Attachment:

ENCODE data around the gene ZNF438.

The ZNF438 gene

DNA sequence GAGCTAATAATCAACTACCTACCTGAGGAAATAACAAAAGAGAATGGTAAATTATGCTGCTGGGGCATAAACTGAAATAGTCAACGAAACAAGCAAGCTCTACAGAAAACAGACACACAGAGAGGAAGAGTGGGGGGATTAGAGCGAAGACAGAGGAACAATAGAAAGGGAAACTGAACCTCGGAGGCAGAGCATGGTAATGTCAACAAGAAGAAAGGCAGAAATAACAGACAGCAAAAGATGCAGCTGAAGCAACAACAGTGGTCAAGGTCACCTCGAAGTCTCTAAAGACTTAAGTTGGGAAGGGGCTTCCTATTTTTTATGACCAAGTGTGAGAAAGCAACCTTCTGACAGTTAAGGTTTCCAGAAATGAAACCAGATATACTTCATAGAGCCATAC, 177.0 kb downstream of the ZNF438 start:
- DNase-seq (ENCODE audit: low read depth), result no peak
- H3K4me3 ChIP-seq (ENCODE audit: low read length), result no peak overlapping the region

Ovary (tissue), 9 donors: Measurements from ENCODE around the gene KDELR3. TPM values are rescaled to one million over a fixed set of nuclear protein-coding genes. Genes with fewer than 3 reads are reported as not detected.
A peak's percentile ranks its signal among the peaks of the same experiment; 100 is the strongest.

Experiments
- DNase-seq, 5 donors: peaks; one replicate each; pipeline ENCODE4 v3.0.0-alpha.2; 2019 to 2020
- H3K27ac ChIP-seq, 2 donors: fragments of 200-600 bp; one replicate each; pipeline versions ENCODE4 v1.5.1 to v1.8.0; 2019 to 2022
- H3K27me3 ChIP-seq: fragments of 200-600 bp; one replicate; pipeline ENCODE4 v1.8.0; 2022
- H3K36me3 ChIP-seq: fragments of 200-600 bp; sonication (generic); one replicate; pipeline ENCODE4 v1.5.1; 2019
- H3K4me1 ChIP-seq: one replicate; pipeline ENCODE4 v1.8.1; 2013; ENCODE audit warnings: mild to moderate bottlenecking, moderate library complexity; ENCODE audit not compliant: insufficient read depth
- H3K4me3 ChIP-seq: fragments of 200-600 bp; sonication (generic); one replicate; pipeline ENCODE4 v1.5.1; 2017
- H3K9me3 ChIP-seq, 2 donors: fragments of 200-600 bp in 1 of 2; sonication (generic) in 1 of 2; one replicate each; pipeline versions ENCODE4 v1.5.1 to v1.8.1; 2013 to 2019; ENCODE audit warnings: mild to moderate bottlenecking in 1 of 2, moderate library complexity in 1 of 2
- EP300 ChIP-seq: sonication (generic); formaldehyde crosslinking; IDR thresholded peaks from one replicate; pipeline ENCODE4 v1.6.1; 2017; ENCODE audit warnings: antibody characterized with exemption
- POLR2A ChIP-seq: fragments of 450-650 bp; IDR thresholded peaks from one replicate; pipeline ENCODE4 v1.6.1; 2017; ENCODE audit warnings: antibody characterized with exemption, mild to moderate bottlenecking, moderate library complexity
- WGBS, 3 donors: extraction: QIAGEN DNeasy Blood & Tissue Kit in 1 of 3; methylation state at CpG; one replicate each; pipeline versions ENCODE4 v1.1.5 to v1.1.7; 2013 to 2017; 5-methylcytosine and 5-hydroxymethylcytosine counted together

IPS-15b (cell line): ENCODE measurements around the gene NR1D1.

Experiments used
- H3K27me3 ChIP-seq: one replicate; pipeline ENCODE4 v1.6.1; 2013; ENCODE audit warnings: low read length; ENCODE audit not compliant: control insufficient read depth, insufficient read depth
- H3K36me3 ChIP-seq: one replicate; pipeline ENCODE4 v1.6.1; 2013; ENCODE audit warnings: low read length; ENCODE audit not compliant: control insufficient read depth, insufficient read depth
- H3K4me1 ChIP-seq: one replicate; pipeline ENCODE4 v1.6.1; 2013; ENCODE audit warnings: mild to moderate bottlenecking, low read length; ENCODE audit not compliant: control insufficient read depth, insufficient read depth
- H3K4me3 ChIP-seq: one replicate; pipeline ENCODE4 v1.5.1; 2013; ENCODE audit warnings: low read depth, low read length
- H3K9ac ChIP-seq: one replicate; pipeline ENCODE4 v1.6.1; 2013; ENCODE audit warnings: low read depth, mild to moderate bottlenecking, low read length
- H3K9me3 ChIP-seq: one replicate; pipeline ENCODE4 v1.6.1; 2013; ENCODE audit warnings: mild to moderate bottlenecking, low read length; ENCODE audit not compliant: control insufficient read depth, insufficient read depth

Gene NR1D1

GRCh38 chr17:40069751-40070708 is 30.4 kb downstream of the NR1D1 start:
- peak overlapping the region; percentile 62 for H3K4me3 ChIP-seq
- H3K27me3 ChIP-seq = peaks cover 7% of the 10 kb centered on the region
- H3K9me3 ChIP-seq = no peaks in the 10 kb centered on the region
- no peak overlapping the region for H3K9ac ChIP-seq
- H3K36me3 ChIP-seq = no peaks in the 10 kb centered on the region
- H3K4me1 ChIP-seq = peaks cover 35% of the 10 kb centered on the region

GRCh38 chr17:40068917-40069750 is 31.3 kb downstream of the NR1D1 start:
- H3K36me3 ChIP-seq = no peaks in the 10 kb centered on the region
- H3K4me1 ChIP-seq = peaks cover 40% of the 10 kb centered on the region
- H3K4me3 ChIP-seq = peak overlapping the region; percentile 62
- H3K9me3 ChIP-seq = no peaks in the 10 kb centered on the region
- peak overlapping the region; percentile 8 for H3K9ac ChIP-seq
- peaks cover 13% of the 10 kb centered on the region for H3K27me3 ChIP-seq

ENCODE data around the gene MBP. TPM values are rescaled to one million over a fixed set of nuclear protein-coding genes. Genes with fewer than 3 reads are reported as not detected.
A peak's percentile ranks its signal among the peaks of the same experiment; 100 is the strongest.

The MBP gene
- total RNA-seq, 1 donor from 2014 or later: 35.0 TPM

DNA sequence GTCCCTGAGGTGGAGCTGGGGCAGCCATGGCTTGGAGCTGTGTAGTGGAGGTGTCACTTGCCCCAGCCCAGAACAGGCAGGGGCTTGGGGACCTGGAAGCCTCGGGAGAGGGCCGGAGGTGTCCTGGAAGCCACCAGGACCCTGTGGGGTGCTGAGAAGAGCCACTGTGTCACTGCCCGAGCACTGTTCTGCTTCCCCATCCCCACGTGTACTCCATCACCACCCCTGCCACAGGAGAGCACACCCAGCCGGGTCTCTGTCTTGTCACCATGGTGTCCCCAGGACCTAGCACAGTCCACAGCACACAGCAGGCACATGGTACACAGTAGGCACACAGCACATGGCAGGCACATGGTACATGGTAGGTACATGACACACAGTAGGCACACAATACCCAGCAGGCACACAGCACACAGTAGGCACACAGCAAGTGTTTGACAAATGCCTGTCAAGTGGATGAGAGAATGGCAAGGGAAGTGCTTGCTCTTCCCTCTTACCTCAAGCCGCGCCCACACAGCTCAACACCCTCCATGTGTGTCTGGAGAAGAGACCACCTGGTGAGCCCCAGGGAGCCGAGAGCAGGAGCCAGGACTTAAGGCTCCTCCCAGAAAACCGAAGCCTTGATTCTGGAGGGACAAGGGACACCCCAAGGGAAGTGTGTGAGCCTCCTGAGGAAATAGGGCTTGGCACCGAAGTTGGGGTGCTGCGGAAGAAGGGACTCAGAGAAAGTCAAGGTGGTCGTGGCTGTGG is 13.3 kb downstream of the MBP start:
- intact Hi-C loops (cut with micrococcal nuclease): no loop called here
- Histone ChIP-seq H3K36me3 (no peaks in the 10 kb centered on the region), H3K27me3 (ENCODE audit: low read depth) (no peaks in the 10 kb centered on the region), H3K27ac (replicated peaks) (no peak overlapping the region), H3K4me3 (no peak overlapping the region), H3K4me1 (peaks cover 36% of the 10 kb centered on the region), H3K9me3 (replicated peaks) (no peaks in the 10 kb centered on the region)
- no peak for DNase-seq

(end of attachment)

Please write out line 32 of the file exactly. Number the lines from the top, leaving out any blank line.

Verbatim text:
- no peak overlapping the region for H3K9ac ChIP-seq